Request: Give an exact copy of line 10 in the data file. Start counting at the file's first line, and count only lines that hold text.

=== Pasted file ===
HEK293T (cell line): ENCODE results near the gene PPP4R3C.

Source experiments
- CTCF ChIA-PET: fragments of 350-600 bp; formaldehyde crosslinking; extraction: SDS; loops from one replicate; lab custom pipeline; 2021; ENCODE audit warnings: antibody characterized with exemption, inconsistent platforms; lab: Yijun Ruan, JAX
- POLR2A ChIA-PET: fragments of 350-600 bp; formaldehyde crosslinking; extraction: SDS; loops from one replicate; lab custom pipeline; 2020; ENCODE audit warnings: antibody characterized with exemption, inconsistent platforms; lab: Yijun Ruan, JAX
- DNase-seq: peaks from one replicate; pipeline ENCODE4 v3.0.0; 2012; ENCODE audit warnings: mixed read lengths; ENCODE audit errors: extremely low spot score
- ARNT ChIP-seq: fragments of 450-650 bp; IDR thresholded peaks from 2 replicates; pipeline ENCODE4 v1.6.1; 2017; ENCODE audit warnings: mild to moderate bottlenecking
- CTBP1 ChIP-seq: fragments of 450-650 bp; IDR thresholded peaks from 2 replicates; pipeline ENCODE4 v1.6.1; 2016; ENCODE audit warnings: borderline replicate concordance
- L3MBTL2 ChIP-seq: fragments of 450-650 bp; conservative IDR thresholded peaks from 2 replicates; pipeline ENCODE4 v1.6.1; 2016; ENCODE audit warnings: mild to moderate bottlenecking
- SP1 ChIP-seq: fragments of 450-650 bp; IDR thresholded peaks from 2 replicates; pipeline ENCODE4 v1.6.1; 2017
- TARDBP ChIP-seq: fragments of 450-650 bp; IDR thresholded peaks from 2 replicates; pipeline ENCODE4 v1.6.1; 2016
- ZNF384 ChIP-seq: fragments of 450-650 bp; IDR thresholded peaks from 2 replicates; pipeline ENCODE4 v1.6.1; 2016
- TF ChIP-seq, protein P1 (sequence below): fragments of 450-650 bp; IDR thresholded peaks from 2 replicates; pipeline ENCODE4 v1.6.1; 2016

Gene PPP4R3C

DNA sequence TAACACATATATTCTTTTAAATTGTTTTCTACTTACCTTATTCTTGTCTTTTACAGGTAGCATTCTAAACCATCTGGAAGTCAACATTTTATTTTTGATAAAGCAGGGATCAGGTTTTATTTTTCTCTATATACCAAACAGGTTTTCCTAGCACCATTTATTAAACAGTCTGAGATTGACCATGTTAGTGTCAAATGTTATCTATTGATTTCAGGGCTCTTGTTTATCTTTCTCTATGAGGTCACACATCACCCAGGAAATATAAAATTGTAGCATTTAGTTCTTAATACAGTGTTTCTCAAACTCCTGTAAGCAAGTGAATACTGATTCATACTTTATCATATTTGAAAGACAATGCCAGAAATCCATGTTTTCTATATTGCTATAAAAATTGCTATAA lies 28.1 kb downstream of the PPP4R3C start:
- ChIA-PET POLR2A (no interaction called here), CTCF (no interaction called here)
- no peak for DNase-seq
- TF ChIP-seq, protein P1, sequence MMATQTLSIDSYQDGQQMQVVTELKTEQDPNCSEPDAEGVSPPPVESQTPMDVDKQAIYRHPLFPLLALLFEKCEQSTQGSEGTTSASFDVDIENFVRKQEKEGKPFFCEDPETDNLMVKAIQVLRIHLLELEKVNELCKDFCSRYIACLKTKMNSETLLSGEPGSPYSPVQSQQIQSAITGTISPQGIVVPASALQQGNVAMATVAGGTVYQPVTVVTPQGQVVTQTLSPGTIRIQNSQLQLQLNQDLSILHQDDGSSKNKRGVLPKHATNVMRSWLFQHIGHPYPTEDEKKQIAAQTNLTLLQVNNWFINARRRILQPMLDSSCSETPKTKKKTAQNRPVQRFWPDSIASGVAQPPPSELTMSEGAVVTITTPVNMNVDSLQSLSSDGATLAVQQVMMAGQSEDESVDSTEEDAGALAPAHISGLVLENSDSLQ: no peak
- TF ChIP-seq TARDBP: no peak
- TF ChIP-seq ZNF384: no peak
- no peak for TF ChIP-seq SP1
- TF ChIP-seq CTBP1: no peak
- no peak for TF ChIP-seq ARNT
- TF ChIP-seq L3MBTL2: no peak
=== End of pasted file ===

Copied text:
- TARDBP ChIP-seq: fragments of 450-650 bp; IDR thresholded peaks from 2 replicates; pipeline ENCODE4 v1.6.1; 2016